Roma (Mexico-US, 2018)

Chronicle of a life

Alfonso Cuarón’s extraordinary autobiographical (he says it’s 90%) movie is the best film of the year. He directed, photographed (in a luminous 65mm digital monochrome), co-edited and wrote; that’s an auteur for you. His way of shooting, feeding the casts lines and situations day by day, and using non-actors, is similar to Ken Loach’s and although their visual style is very different; Cuarón also uses melodrama to dramatic effect like the older filmmaker. Roma, an area of Mexico City where Cuarón was brought up, consists of slices-of-life featuring Cleo (a stunning debut performance by teacher Yalitza Aparicio), who stands in for the director’s nanny/maid, Libo, to whom the film is dedicated. Cuarón wrote the script based on Libo’s, his sister’s and his own memories.

Cuarón’s visual style (after the green palette of his early films) is most obvious in his use of long takes and often moving camera. The movement in Roma is ‘reduced’ to panning and tracking, no freeform steadicam, and the average shot length is considerable. As is usual, he reserves extremely long takes for moments of high drama. The slow pans, particularly at the start of the film, mark the film as ‘arthouse’, along with (to British audiences especially) its foreign language and ‘black and white’ cinematography. The pans usually move to the action and that action is often banal: the quotidian activities of a maid. The tracks are more dynamic, one reveals a main street where busy life goes on as Cleo chases after the children in her charge. As Cuarón says (he was paraphrased):

“Scenes shot in long takes feel “more real” not just because of the continuity of time and performance, but also because we have the time to really invest in the backgrounds…we can shift our focus from the character to the background and back again.”

Wikipedia states the budget was $15m; an extraordinarily small amount even taking into consideration the use of digital editing of images to ensure the setting looks like the early 1970s.

I regularly find myself railing against critics’ mischaracterisation of melodrama. The review of the film in Little White Lies concludes:

‘This is his magnum opus, unassuming, emotion, never melodramatic, sublime…’

The writer assumes melodrama must be ‘over-the-top’ and thereby in bad taste according to bourgeoise standards. As can be seen in the still below, the hugs of the two sets of characters are mirrored showing how both the women feel about the males they clasp. In addition, the cage like gates, and bars on windows, echoed by the caged birds inside, are emblems of restricted lives; Cleo’s in particular. And the meaning of the dog shit is obvious. All these are likely to be Cuarón’s memories but once placed into the mise en scene they take on meanings.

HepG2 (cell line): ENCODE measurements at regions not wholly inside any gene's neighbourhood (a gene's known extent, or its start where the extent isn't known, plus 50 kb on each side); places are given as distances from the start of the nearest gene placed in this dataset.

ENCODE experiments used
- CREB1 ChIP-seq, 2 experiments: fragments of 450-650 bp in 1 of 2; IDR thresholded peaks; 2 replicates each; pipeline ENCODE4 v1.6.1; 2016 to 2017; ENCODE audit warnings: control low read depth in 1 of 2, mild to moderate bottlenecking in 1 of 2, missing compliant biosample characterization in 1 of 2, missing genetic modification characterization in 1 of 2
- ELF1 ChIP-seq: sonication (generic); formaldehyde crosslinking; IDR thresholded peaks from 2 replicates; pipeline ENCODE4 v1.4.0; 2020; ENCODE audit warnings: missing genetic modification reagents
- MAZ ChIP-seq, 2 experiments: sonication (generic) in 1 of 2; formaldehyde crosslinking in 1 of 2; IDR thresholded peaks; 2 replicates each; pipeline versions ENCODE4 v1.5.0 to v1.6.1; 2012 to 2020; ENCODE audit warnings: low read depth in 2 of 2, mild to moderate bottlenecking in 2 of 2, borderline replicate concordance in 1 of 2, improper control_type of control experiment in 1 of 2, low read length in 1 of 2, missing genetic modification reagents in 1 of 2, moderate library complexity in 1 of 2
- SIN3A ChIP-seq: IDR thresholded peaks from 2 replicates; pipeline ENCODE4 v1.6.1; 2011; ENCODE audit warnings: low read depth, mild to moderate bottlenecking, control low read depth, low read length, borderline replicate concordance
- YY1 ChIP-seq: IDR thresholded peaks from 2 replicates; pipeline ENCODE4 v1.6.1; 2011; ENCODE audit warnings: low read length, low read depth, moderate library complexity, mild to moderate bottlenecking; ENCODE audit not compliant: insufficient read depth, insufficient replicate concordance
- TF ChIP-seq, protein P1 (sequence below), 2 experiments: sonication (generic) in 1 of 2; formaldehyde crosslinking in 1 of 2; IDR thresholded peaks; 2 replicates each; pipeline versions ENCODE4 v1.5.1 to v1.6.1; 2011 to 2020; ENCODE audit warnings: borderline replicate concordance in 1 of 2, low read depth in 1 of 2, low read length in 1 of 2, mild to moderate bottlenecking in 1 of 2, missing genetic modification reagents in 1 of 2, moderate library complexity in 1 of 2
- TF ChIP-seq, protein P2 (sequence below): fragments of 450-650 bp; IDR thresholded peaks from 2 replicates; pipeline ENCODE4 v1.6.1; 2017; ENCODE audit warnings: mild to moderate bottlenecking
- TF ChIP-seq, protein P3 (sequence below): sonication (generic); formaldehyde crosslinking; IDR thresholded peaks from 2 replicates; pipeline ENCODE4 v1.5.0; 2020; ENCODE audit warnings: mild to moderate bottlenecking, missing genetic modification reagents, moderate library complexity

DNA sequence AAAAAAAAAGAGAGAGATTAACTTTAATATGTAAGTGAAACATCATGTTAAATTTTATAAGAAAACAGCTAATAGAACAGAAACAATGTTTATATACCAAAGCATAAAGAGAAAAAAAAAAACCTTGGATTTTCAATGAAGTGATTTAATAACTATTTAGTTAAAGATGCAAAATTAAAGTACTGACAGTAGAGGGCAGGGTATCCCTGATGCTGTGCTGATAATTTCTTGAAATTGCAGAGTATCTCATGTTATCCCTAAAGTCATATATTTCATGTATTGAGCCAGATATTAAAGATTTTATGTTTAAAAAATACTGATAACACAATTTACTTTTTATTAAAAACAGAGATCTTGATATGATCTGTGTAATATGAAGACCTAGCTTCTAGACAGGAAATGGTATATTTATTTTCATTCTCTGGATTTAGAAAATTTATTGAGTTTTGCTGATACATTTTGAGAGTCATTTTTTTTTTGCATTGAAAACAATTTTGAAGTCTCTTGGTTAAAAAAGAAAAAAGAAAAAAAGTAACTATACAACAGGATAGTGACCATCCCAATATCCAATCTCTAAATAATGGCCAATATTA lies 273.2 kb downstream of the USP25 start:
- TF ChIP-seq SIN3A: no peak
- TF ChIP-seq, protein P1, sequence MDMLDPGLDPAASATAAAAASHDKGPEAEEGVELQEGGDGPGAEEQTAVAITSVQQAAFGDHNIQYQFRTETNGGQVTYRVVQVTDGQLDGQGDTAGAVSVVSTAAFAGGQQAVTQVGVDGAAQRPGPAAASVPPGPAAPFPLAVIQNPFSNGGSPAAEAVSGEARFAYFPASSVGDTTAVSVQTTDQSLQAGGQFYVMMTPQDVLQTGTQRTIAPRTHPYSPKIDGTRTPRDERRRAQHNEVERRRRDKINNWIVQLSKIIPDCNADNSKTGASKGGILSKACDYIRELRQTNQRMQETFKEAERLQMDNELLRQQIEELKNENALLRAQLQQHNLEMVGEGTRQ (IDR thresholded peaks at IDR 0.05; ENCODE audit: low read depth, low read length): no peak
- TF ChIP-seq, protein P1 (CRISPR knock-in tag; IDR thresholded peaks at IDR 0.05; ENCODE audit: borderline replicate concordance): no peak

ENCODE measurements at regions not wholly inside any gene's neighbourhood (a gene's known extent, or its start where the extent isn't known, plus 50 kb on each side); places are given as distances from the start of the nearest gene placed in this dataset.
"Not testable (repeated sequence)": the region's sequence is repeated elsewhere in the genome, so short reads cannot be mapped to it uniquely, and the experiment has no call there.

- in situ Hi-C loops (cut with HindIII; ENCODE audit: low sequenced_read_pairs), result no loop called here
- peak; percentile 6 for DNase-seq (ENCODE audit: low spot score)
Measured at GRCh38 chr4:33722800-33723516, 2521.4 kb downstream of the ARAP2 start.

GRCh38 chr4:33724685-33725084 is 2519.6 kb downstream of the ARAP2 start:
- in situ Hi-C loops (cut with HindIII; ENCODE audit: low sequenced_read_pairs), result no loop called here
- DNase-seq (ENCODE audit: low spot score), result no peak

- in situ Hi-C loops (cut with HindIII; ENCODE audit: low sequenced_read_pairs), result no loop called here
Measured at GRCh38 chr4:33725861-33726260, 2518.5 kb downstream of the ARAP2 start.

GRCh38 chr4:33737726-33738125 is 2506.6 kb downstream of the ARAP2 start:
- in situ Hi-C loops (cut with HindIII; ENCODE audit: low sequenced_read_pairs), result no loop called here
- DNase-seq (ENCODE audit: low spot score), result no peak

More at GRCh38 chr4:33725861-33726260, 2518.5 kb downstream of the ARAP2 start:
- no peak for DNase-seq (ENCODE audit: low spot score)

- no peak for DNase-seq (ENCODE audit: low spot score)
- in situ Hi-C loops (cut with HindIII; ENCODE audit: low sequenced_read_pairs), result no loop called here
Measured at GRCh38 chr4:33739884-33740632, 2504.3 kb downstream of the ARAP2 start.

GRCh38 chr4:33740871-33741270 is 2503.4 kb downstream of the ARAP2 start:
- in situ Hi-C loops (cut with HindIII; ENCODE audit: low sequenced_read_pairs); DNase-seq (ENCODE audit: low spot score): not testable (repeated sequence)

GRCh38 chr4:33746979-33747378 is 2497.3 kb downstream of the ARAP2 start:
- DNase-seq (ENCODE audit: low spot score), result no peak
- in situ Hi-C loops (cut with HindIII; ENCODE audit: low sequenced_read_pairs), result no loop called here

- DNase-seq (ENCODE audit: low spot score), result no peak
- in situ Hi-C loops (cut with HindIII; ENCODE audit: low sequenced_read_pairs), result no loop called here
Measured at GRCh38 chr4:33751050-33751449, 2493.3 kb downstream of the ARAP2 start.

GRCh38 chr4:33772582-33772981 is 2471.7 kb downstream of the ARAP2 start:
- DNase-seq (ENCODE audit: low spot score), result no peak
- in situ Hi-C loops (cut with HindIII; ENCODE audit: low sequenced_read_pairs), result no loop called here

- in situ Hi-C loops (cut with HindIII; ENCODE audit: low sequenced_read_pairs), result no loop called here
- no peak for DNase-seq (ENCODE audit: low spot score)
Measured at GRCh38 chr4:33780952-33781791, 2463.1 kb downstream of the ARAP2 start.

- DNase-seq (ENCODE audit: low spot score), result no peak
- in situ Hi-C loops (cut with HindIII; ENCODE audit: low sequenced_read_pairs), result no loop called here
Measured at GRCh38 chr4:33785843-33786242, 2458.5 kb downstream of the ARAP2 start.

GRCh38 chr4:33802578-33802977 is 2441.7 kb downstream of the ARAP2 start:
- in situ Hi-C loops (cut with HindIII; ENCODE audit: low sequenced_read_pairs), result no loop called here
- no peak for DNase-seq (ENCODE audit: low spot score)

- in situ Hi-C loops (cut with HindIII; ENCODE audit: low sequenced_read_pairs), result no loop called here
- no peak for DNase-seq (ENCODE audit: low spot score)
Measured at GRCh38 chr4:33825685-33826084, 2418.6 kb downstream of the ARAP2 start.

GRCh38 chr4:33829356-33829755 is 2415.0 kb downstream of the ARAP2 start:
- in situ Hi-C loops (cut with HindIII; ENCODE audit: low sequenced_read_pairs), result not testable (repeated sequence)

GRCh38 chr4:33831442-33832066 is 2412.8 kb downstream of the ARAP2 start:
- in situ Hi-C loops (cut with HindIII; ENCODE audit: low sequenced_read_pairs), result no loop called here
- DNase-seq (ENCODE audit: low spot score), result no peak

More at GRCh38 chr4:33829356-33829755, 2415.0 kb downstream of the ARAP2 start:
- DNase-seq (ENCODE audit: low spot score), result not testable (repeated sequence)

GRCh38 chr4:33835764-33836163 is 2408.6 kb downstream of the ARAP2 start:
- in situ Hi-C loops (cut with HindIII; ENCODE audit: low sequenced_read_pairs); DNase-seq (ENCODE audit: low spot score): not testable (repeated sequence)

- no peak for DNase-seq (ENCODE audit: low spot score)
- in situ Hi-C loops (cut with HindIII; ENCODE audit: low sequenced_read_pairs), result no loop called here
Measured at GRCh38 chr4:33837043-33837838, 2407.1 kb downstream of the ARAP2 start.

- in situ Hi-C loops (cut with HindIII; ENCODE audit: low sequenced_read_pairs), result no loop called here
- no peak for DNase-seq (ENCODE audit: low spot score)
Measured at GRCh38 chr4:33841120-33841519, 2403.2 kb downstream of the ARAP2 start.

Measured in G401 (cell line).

Melodramatic mirroring emphasises the dynamics of relationships

There’s more: during the credit sequence at the start the camera stares at a tiled floor that is being cleaned. Even after the director’s credit the camera lingers and the water that flows looks like the sea breaking on a beach; why is revealed at the end. In the same shot, an aeroplane is seen reflected in the water. This visual sign reoccurs and represents life going on elsewhere; maybe the life of the viewer. And there’s more: the earthquake in the hospital; the gun pulled on Cleo by Fermin and so on. Roma is a domestic melodrama! (I’ll shut up now).

Looking at Cuarón’s work which, Great Expectations (US, 1998) apart, has always been critically highly regarded (including Harry Potter: The Prisoner of Azkaban, UK-US 2004), he is primarily a commercial filmmaker (no offence intended). Roma, thoughis arthouse because of the aforementioned visual style and the painstaking elaboration of daily routine. The second half of the film explodes into action (no spoilers) that manages to combine the personal with the political. Cleo is a Mextico-speaking indigenous woman who serves the family of European heritage; in a great line one of the children states a gringa they’re visiting makes him feel as though he stinks. Cleo’s race defines her class: in one scene she, with another maid, descend many steps to join their ‘people’ whilst the middle classes celebrate the new year upstairs.

Given the small budget I’m surprised Cuarón opted for Netflix. Having resisted any cinema distribution of its films Netflix has learned from Amazon (Moonlight) that certain awards can greatly raise the profile of films so Roma did get a very limited showing in cinemas. It won the Golden Lion at the Venice Film Festival. Netflix’s roster of foreign language films (from an English/UK perspective) is extremely limited and I doubt that is about to change. It’s not just that such a film should be seen in its ‘natural’ environment but we shall also have no idea what impact it has, in terms of numbers, on audiences as Netflix doesn’t release the data. Would it have been a crossover hit or remained, outside Spanish-speaking audiences, an arthouse release? If you don’t wish to ‘give in’ to Netflix, join for a month’s free to see this masterpiece.

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